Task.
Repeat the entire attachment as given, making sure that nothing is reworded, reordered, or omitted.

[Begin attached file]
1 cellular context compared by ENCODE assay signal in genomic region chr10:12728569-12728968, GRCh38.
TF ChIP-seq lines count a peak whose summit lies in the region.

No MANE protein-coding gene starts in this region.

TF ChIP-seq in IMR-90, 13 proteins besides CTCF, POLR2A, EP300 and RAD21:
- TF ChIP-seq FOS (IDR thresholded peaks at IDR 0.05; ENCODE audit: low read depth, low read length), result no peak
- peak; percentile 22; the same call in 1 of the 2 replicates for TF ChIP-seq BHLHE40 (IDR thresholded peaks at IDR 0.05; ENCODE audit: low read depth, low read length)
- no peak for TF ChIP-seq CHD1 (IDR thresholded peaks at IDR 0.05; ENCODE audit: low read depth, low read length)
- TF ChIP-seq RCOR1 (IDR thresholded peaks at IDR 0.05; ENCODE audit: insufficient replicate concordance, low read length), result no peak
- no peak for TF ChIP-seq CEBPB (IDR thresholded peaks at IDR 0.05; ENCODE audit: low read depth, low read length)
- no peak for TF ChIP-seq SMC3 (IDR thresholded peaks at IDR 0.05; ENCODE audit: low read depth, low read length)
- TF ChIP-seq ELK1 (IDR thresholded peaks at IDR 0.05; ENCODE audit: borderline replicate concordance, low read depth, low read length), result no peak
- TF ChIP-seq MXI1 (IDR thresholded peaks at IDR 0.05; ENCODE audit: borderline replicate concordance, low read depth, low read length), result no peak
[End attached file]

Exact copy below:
1 cellular context compared by ENCODE assay signal in genomic region chr10:12728569-12728968, GRCh38.
TF ChIP-seq lines count a peak whose summit lies in the region.

No MANE protein-coding gene starts in this region.

TF ChIP-seq in IMR-90, 13 proteins besides CTCF, POLR2A, EP300 and RAD21:
- TF ChIP-seq FOS (IDR thresholded peaks at IDR 0.05; ENCODE audit: low read depth, low read length), result no peak
- peak; percentile 22; the same call in 1 of the 2 replicates for TF ChIP-seq BHLHE40 (IDR thresholded peaks at IDR 0.05; ENCODE audit: low read depth, low read length)
- no peak for TF ChIP-seq CHD1 (IDR thresholded peaks at IDR 0.05; ENCODE audit: low read depth, low read length)
- TF ChIP-seq RCOR1 (IDR thresholded peaks at IDR 0.05; ENCODE audit: insufficient replicate concordance, low read length), result no peak
- no peak for TF ChIP-seq CEBPB (IDR thresholded peaks at IDR 0.05; ENCODE audit: low read depth, low read length)
- no peak for TF ChIP-seq SMC3 (IDR thresholded peaks at IDR 0.05; ENCODE audit: low read depth, low read length)
- TF ChIP-seq ELK1 (IDR thresholded peaks at IDR 0.05; ENCODE audit: borderline replicate concordance, low read depth, low read length), result no peak
- TF ChIP-seq MXI1 (IDR thresholded peaks at IDR 0.05; ENCODE audit: borderline replicate concordance, low read depth, low read length), result no peak